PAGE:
Clara Amfo: ‘Don’t make me dim my light’For Clara Amfo, success is nothing without honesty, integrity – and a pinch of impostor syndrome. Here, the broadcaster talks about race, relationships and becoming a Barbie doll Clara Amfo: ‘Yeah I’m Clara, I play you tunes – but I’m a whole black person as well, trying to get on with it.’ Clara wears top by The Attico at matchesfashion.com and earrings by alighieri.co.uk. Photograph: David Titlow/The Observer
WASHINGTON — The fierce debate over cross-border pipelines is putting more Canadian oil and gas on trains destined for the United States — a country experts fear is ill-equipped for the potential consequences. It would take an oil-by-rail calamity of a scale comparable to the 2013 Lac-Mégantic disaster in Quebec before Americans wake up to the dangers, U.S. rail safety analysts say. "There's a bullet whizzing past our head," said Eric de Place, an energy policy expert and director at the Sightline Institute, a Seattle-based think tank focused on sustainability issues in the U.S. Pacific Northwest. On average, more than a million barrels of crude oil travel through Washington state each week, most of it from North Dakota but about 13 per cent from Alberta and Saskatchewan, according to the state's Department of Ecology. The risks were punctuated late last year when seven tanker cars carrying crude oil derailed and caught fire just outside Bellingham, Wash., a city of nearly 90,000 people not far from the Canada-U.S. border."The only thing I can imagine is that there will have to be a significant loss of life before we get the regulatory attention that the industry deserves, in my opinion, and that's a tragedy that's just waiting to unfold," de Place said."We're talking about 300-foot tall fireballs — this is cinematic, when accidents happen. I mean, it looks like a James Cameron movie."It's a real-life image Canadians know all too well. In July 2013, an oil-laden train derailed and exploded in the heart of Lac-Mégantic in the Eastern Townships region of Quebec, killing 47 and levelling half of downtown — the deadliest non-passenger train accident in Canadian history. The tragedy put a laser-sharp focus on oil-by-rail in Canada, resulting in a number of regulatory changes, including an end to single-person train crews and the phaseout of DOT-111 or TC-111 tanker cars for crude oil. In the U.S., however, new rules that took effect in 2016 didn't explicitly prohibit the use of DOT-111s for flammable cargo, said Fred Millar, an independent rail industry analyst and safety expert in Alexandria, Va. A Bureau of Transportation report submitted to Congress in September found that while DOT-111s stopped carrying crude oil in 2018, the cars still carry some flammable liquids such as ethanol, and won't be completely gone until 2029. In 2019, the report said, 73 per cent of the tank car fleet carrying crude oil in the U.S. comprised DOT-117 cars — a heavier, "jacketed" tanker with more robust valves and reinforced shields at either end. "More than 99.99 per cent of all haz-mat moved by rail reaches its destination without a release caused by an accident," Jessica Kahanek of the Association of American Railroads said in a statement. "Railroads also long advocated for tougher tank car standards and fully endorsed rules that are now in place requiring these cars have higher grade steel, improved thermal protection, thicker shells, and enhanced valves."Developed after Lac-Mégantic, DOT-117s are only "marginally safer" than their predecessors, said Millar, noting that Congress has consistently refused to impose limits on train length or speed, or require that dangerous cargo be rerouted away from population centres. "The thing about rail car safety is there's a trade-off between the weight of the car and how much product you can carry — there's a conflict between safety and profit," he said. "If you put on more steel to protect from puncture, that means you have to put in less product." Oil and gas exports from Canada depend heavily on commodity prices; crude shipments by rail plunged last summer as the price of oil collapsed amid the COVID-19 pandemic, well off the dramatic peaks they posted at the beginning of the year. But those exports are ticking back up: Canada exported more than 190,000 barrels a day in December 2020, twice the level posted just four months earlier, according to data from the federal energy regulator. Environmentalists have long opposed pipeline projects like TC Energy's Keystone XL and Enbridge Inc.'s Line 3 and Line 5 for fear of an expansion of Alberta's oilsands operations as well as further North American dependence on fossil fuels. President Joe Biden cancelled the Keystone XL expansion on his first day in office, while Michigan Gov. Gretchen Whitmer wants to shut down Line 5, which links Wisconsin and Sarnia, Ont., via the Straits of Mackinac between Lake Michigan and Lake Huron.Natural Resources Minister Seamus O'Regan has vowed to defend Line 5, which he called a vital source of energy and jobs in Michigan and Ohio, as well as Alberta, Saskatchewan, Ontario and Quebec. That energy is going to get to market by any means available, all of them less reliable "and with regard to oil by rail … far less safe" than pipelines, O'Regan told a House of Commons committee Thursday. "Just so that we all understand what's at stake … that energy, those molecules, are going to have to be transported either by rail, by truck, or by marine transportation," O'Regan said. "They will have to get sourced, because people will not be kept cold — that's for sure."Millar said the Trump administration tried to make it easier to ship energy by rail in the U.S., including authorizing the transport of liquefied natural gas throughout the country and trying to block efforts to require two-person train crews. An appeals court in Nebraska last month rejected the Trump-era decision to abandon the two-person rule, which the Obama administration introduced in 2016 in response, in part, to Lac-Mégantic. "We've passed through a very dangerous phase," Millar said. "The rail industry overall — but hazardous-materials transportation specifically — is more dangerous than it was before." This report by The Canadian Press was first published March 7, 2021. James McCarten, The Canadian Press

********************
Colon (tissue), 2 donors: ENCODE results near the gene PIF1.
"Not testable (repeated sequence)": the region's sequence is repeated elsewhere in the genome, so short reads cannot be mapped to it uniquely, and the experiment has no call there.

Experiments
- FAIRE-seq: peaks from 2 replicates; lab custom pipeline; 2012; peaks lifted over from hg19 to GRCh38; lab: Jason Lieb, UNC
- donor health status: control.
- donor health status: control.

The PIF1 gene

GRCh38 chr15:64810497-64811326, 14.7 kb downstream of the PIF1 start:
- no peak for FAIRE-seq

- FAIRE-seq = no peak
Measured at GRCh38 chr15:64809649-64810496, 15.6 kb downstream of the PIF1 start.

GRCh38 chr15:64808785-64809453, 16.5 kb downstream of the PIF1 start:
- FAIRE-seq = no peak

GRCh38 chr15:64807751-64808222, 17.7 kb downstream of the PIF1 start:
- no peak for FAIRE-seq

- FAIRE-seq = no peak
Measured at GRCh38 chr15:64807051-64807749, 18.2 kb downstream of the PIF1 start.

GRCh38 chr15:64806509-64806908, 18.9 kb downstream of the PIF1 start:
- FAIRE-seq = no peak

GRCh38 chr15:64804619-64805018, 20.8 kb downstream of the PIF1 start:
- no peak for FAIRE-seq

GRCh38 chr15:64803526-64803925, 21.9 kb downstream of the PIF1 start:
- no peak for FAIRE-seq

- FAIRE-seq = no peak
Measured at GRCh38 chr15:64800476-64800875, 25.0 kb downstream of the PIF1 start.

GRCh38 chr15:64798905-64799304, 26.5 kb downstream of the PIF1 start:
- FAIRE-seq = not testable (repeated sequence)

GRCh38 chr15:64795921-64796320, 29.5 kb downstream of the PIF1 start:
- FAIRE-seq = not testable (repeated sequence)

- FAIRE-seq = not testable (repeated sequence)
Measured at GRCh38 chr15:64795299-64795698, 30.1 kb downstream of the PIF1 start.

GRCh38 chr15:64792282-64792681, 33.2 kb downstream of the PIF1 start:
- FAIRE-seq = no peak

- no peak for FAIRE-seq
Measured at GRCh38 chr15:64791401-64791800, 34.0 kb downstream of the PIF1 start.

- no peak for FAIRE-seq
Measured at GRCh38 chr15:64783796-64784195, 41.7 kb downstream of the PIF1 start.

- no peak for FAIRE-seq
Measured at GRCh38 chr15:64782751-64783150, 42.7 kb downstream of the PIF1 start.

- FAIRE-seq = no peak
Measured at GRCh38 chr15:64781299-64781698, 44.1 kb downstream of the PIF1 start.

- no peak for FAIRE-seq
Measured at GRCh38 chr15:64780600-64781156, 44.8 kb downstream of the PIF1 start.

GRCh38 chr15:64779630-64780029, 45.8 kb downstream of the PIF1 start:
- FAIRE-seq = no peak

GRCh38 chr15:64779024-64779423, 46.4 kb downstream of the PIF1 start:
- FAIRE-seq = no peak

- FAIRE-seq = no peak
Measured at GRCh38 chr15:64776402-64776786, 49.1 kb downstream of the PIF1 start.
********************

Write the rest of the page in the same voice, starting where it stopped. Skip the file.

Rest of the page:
“Hell yes I love racing, but I also want to experience life and see other things before it’s all said and done,” Clint Bower said.
Defenseman has one goal in 23 games this season after scoring 14 in 47 last year, when he was named an NHL All-Star.
Vance coach Glenwood Ferebee said it’s going to take a few more weeks to hit its stride. But the Cougars looked pretty good Saturday